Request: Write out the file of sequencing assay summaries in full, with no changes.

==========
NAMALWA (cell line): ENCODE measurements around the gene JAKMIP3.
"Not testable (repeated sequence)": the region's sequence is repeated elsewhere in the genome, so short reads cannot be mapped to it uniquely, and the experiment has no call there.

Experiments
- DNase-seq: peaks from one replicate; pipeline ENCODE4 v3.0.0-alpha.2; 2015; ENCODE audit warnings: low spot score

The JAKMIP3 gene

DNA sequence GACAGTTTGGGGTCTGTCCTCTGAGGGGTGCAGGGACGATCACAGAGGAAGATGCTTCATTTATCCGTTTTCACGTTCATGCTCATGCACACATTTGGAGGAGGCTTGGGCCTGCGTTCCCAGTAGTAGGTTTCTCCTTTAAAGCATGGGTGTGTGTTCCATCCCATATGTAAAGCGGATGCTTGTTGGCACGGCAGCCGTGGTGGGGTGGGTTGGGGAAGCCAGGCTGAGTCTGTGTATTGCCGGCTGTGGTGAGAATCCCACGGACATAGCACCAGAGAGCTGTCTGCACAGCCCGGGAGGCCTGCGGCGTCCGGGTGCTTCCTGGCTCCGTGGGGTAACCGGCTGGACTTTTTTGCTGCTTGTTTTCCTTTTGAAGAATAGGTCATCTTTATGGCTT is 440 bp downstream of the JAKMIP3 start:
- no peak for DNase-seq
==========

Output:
NAMALWA (cell line): ENCODE measurements around the gene JAKMIP3.
"Not testable (repeated sequence)": the region's sequence is repeated elsewhere in the genome, so short reads cannot be mapped to it uniquely, and the experiment has no call there.

Experiments
- DNase-seq: peaks from one replicate; pipeline ENCODE4 v3.0.0-alpha.2; 2015; ENCODE audit warnings: low spot score

The JAKMIP3 gene

DNA sequence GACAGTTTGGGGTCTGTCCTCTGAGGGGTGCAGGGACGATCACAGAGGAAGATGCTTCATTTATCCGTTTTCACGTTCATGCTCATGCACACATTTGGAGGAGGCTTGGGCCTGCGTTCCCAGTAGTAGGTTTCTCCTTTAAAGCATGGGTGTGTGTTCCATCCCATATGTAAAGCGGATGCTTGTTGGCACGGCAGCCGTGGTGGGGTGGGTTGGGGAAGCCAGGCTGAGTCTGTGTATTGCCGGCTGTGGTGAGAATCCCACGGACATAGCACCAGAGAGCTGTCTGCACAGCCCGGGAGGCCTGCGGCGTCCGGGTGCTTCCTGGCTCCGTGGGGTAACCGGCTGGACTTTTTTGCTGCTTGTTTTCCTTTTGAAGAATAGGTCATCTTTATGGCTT is 440 bp downstream of the JAKMIP3 start:
- no peak for DNase-seq